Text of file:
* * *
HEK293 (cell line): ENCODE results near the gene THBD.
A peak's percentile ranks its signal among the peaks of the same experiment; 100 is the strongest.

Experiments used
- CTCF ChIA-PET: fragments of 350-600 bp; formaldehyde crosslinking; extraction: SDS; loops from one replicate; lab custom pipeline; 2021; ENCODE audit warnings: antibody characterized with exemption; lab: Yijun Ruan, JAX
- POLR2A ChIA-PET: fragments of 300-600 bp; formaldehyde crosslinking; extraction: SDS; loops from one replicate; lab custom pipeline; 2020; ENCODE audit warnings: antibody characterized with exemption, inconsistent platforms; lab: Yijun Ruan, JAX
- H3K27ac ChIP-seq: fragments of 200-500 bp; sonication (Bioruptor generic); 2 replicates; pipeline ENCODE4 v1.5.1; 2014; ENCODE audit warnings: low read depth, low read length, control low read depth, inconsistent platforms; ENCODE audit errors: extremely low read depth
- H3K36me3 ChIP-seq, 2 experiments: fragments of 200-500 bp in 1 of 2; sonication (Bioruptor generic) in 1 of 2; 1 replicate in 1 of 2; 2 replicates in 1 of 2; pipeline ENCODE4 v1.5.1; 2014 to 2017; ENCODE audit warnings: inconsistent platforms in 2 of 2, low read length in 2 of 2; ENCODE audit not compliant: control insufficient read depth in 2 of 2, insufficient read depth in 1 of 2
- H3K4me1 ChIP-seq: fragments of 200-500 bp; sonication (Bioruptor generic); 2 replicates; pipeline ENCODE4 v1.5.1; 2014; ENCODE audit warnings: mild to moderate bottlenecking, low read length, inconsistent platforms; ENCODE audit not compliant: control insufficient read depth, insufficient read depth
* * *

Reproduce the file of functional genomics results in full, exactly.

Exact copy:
HEK293 (cell line): ENCODE results near the gene THBD.
A peak's percentile ranks its signal among the peaks of the same experiment; 100 is the strongest.

Experiments used
- CTCF ChIA-PET: fragments of 350-600 bp; formaldehyde crosslinking; extraction: SDS; loops from one replicate; lab custom pipeline; 2021; ENCODE audit warnings: antibody characterized with exemption; lab: Yijun Ruan, JAX
- POLR2A ChIA-PET: fragments of 300-600 bp; formaldehyde crosslinking; extraction: SDS; loops from one replicate; lab custom pipeline; 2020; ENCODE audit warnings: antibody characterized with exemption, inconsistent platforms; lab: Yijun Ruan, JAX
- H3K27ac ChIP-seq: fragments of 200-500 bp; sonication (Bioruptor generic); 2 replicates; pipeline ENCODE4 v1.5.1; 2014; ENCODE audit warnings: low read depth, low read length, control low read depth, inconsistent platforms; ENCODE audit errors: extremely low read depth
- H3K36me3 ChIP-seq, 2 experiments: fragments of 200-500 bp in 1 of 2; sonication (Bioruptor generic) in 1 of 2; 1 replicate in 1 of 2; 2 replicates in 1 of 2; pipeline ENCODE4 v1.5.1; 2014 to 2017; ENCODE audit warnings: inconsistent platforms in 2 of 2, low read length in 2 of 2; ENCODE audit not compliant: control insufficient read depth in 2 of 2, insufficient read depth in 1 of 2
- H3K4me1 ChIP-seq: fragments of 200-500 bp; sonication (Bioruptor generic); 2 replicates; pipeline ENCODE4 v1.5.1; 2014; ENCODE audit warnings: mild to moderate bottlenecking, low read length, inconsistent platforms; ENCODE audit not compliant: control insufficient read depth, insufficient read depth